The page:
In East Africa, fast-changing social realities informed by structural change have fundamentally affected authority, ownership, inheritance and kinship. This has transformed representations and practices of social roles, moral attitudes, and self-accomplishment, that is, shared ideas about a well-led and successful life and ways to realise it. Among the characteristics that define self-accomplishment and intersect with ethnicity, religion, gender, class, and generation, we mainly find access to wealth, respectability, authority, honour, fame, and posterity. This project aims to study the ways in which people in East Africa shape their lives to access and transmit wealth, obtain authority and power, and gain respectability and social influence using different repertoires of principles and values. In other words, its main objective is to understand the dynamic relations between self-accomplishment and morality.
To do so, we will scrutinize four areas: wealth, violence, religion and kinship; they constitute both repertoires of morality and paths to self-accomplishment. Indeed, narratives on a life well-led link up aspects of wealth and kinship. Ethnicity and religion also offer their specific answers as to how to lead one’s life. What happens when aspirations putting wealth and family at the centre of one’s life are unattainable? Violence and religion translate into new forms of self-accomplishment. Although analytically distinct, the economic, political, social, and symbolic facets of self-accomplishment cannot be studied independently: e.g. wealth commands respect, while respect can facilitate wealth.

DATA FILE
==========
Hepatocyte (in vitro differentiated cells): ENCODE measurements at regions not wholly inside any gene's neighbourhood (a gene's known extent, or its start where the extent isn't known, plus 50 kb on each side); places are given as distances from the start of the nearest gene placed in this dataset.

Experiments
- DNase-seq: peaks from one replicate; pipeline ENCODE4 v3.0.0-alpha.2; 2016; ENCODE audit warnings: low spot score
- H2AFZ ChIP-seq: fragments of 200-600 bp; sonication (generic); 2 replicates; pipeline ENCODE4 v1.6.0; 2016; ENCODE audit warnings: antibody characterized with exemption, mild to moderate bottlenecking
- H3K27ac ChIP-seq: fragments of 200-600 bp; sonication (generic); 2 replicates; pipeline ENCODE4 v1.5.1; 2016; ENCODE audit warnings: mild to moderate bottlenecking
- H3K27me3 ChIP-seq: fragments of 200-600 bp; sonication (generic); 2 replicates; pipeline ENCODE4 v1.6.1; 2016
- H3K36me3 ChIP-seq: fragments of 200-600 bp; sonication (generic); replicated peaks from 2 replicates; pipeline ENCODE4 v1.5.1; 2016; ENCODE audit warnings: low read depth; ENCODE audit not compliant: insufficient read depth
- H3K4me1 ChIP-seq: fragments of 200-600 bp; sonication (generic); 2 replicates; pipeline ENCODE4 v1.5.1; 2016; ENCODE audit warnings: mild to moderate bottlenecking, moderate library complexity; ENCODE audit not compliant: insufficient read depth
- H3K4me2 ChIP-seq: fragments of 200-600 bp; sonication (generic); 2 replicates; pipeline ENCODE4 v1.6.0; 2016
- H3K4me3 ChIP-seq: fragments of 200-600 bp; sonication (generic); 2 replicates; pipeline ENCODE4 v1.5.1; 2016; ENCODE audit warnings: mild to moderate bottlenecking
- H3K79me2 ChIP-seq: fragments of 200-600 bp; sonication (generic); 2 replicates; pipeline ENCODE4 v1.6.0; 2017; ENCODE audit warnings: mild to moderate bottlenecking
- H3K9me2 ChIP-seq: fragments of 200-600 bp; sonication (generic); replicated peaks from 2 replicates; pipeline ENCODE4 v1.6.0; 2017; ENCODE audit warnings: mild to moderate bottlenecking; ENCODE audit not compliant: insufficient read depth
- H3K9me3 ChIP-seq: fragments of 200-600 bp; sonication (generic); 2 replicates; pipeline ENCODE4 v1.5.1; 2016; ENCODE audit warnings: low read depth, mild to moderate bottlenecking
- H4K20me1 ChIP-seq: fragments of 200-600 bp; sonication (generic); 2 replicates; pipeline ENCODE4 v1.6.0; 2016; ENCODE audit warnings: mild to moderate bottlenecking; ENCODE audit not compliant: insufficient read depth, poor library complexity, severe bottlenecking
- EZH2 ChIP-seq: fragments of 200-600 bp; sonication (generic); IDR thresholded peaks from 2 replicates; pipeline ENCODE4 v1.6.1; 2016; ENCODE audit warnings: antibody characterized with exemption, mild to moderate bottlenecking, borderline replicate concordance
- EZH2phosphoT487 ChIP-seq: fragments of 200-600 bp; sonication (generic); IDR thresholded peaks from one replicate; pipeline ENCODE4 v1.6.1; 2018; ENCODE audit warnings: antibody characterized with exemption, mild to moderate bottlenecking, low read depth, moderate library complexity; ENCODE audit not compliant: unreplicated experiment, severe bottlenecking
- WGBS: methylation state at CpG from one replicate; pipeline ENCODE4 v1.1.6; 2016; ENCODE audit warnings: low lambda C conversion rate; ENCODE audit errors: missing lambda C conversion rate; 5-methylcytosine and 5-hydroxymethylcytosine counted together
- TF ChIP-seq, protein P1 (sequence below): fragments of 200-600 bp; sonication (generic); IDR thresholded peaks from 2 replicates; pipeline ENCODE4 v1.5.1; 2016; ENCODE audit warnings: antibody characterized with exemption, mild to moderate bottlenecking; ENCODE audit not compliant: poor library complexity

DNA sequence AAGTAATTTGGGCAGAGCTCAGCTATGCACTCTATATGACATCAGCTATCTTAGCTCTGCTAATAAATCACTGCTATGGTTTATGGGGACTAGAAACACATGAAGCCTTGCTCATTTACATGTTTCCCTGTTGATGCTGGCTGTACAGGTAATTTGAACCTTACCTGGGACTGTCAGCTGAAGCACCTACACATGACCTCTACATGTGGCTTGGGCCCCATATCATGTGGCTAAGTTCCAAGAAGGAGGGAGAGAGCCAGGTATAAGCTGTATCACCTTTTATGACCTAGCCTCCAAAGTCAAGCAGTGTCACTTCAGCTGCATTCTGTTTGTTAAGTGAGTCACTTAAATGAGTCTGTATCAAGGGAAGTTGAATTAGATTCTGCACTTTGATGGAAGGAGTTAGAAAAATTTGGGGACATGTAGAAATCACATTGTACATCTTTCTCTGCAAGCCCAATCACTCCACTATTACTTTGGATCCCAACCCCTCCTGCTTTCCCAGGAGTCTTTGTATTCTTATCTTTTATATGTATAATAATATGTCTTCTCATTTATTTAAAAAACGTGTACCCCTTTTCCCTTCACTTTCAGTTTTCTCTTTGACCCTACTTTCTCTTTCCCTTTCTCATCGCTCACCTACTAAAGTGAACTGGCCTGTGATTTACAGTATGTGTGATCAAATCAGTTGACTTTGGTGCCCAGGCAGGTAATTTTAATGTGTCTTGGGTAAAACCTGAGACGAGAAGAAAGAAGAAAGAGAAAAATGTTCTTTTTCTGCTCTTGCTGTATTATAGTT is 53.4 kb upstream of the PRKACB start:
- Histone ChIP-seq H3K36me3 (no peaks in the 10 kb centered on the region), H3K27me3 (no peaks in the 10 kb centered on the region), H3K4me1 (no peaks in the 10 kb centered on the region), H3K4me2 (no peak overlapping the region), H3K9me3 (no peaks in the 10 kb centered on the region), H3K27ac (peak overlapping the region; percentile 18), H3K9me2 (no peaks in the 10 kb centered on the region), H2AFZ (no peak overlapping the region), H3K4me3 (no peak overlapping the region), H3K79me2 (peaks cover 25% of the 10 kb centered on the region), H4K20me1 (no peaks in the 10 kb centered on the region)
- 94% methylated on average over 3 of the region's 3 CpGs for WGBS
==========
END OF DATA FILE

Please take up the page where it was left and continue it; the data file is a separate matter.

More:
Earlier literature on Central Kenya show, for instance, that self-accomplishment for men had long been obtained through access to land for cultivation, and through marriage and children; yet, men who failed in these dominant trajectories of self-accomplishment could turn to other paths, for example relocating to new territories where ‘virgin’ land could be cleared, or raiding neighbouring communities for cattle, women, and children. In today’s East Africa, achieving self-accomplishment through the acquisition and cultivation of land is increasingly out of reach for both men and women, so that people test or even invent alternative ways to access wealth, obtain social influence, and gain respect; these alternative ways combine historical models with new representations and practices, drawing from religious, ethnic, national or globalized repertoires of references; and men, women, and youth create and use different ways to reach a life well-led.
For centuries, the East African the region was shaped through trade and migration flows, before being integrated into Indian ocean trade networks in the 18th and 19th c., and experiencing imperial and colonial domination in the 20th c. Each country followed a unique historical trajectory that defined a territory, established sovereignty, and cultivated national identity. Even though as nation states, they have taken divergent development paths, they all followed infrastructure-based developmental capitalism, while supporting regional integration. At the same time, the Eastern African region includes margins that fluctuate depending on regional reconfiguration.
Renewing the scholarly literature on morality and self-accomplishment specific to East Africa, opening it to international scholarly debates in the social sciences about the link between values and action, this project will capture, through research in the field and theoretical insights, changes in morality and self-accomplishment in East Africa today, notably by breaking down in refined ways how social categories within which people are located intersect in the conception and construction of a self-accomplished life. It has wide-ranging implications for the ability of governments, civil society actors and development organizations to facilitate interventions that benefit people and help them live better lives.
Monsieur Henri MEDARD (Institut des mondes africains)
The author of this summary is the project coordinator, who is responsible for the content of this summary. The ANR declines any responsibility as for its contents.
IMAf Institut des mondes africains
IHEID Institut de Hautes Etudes Internationales et du Développement
IFRA Institut Français de Recherche en Afrique
Help of the ANR 411,804 euros
Beginning and duration of the scientific project: March 2019 - 42 Months